Friday, July 8, 2005

ANY WAY YOU SLICE IT, IT'S BAD

Dennis 2


I go away from the TV for 2 hours this morning, and Dennis goes from low Category 3 to nearly a Category 5! Absolutely unbelievable. This storm continues to bewilder forecasters with it's abilty to surprise at every turn. Concern is now directed at Havana, because it would appear the storm will make a direct hit from southwest to northeast later tonight. On Tuesday, the NHC predicted that by day 5, the winds would be perhaps 80 mph, but they did indicate this was likely a conservative estimate and long range intensity forecasts are notoriously problematic. But did anyone ever imagine that this thing would knock on the door of Cat 5? In fact, 155 mph+ winds HAVE been observed in the northeast quadrant, but the TPC did not accept the wind speed as valid because the pressure would suggest a slightly lower wind. Now that is it nearly certain a U.S. landfall will occur, some questions remain:


1. How will interaction with the mountains of Cuba weaken the storm? Will frictional effects cause Dennis to meander along the coastline, as Isidore did along the Yucatan in September 2002, weakening it from a 3 to a 1. Will we luck out and have a Cat 4 reemerge as a Cat 1?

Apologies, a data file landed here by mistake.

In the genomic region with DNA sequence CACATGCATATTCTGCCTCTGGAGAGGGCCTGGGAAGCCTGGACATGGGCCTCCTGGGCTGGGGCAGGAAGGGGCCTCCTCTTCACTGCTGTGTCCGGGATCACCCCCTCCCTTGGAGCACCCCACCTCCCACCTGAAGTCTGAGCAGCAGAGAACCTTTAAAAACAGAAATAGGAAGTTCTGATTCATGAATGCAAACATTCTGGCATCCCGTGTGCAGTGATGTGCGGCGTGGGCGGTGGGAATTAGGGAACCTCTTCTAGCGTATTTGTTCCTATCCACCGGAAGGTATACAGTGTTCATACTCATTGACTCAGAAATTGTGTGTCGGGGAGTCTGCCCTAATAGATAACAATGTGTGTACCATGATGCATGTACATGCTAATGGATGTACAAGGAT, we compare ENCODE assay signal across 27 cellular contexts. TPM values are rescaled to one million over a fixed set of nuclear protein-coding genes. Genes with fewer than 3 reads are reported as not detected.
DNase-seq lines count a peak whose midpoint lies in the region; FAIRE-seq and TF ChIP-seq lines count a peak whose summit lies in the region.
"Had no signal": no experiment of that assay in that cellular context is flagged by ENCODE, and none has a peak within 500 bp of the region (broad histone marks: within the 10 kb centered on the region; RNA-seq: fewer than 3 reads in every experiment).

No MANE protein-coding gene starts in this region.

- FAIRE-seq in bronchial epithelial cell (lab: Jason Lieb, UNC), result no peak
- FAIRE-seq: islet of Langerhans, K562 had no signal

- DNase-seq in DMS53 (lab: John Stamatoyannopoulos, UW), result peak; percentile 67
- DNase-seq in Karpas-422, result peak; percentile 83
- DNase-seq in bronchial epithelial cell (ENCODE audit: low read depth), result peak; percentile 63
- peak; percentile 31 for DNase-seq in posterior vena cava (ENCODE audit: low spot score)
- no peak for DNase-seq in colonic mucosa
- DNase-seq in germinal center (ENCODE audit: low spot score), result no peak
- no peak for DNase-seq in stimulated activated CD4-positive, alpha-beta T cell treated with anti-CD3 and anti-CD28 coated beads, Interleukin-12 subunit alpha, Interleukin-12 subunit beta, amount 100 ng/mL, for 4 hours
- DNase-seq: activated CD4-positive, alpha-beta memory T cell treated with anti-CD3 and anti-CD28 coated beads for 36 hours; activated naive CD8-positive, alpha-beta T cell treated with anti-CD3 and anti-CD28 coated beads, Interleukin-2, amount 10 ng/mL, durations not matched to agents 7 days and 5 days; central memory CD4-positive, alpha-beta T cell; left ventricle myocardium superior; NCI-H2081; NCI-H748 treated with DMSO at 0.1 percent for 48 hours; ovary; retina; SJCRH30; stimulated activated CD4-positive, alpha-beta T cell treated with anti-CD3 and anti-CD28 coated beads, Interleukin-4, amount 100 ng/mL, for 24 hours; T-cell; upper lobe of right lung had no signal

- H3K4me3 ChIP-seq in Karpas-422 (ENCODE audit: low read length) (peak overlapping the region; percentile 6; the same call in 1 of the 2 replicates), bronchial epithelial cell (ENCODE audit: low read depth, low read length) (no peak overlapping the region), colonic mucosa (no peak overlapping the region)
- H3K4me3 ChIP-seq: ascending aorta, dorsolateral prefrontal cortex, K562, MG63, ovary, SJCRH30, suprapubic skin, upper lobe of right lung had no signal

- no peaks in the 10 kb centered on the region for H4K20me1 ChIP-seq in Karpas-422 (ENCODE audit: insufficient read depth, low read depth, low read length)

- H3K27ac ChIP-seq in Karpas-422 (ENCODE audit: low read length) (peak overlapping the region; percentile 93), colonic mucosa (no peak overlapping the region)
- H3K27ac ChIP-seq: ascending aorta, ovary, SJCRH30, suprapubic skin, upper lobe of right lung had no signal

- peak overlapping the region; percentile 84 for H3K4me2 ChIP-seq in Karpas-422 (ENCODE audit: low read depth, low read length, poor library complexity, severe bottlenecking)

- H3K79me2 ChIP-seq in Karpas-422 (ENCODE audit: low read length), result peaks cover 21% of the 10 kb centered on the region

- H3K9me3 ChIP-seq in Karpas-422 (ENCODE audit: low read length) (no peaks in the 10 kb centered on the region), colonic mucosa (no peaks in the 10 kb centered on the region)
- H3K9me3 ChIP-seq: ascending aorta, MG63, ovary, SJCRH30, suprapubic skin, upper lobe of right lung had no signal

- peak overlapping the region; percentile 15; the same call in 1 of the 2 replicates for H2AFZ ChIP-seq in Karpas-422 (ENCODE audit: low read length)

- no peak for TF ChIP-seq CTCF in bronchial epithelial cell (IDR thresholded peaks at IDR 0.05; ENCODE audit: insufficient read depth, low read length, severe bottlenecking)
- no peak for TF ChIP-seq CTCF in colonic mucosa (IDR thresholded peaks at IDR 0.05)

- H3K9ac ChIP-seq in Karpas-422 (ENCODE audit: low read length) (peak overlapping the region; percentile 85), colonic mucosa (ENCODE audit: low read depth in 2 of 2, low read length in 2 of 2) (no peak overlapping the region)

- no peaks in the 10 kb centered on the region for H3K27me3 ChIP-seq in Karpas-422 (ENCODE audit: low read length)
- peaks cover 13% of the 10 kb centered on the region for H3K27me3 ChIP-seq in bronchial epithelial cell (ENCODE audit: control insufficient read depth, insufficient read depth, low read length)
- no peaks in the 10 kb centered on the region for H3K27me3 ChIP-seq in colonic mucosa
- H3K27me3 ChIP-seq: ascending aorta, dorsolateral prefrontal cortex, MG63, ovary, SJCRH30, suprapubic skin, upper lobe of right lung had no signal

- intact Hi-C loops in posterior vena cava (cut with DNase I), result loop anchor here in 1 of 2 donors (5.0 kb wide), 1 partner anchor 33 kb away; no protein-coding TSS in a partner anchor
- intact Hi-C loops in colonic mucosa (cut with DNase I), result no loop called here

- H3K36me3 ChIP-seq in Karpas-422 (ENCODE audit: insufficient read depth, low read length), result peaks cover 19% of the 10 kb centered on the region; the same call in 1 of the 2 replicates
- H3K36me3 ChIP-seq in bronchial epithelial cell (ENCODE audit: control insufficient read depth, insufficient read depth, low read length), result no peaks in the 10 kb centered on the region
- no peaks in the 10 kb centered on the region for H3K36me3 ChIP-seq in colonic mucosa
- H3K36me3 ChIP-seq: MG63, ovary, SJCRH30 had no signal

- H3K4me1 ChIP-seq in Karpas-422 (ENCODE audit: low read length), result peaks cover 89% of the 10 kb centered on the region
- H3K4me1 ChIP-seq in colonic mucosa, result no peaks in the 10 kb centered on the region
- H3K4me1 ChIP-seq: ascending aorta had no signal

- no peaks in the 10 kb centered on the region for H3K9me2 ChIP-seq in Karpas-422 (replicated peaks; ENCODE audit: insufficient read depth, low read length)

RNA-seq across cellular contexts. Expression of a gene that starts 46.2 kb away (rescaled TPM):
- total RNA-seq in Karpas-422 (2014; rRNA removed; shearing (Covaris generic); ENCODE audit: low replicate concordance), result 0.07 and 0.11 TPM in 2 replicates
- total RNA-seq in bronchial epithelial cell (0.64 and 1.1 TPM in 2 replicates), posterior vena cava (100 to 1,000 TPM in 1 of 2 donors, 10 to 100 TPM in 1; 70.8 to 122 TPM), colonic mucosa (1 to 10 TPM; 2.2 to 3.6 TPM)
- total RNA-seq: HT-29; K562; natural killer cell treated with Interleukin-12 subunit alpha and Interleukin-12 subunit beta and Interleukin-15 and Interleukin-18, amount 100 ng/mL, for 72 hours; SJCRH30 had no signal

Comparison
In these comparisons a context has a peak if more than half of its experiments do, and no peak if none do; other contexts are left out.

2. If Dennis reemerges as a Cat 4 in the Gulf, would it be able to maintain that strength as it approaches the coast? In all of meteorological records, a Category 4 storm HAS NEVER struck the U.S. in July. And there's no evidence of Global Warming? As if.


3. How serious will the population of New Orleans take an evacuation order? Will memories of Cindy be enough to make most people leave? Or will the grazing they received from Ivan be a cause for overconfidence because it is so unlikely for New Orleans to get a southeast direct hit? It would seem city officials are crossing their fingers that luck is on their side again. Escambia County in the Florida panhandle is not counting luck on their side, and has issued an evacuation order to take effect starting at 5:45 PM today, the earliest they say this has been done. If any of these cities were to wait for the TPC for a Hurricane Watch, it would be too late.


4. How will the aftermath of this storm and those the rest of this season affect homeowner policies for those owning waterfront in hurricane alley? Can you imagine the angst and heartache of people in Pensacola who have not even returned to their homes. What about all the debris not still picked up from Ivan?


5. Will the tropical wave that may become Emily follow a similar path? Take a look at the East Atlantic satellite loop and see that this wave is holding together and may develop once reaching the Caribbean by Monday or Tuesday.


Regarding the website format, for some reason the site will only allow one post to view at a time. Otherwise the links get dumped to the bottom of the posts, and it is very annoying to have to scroll down and find a link when it should be right up top. This means if you want to view previous posts, you'll have to go to the July archives.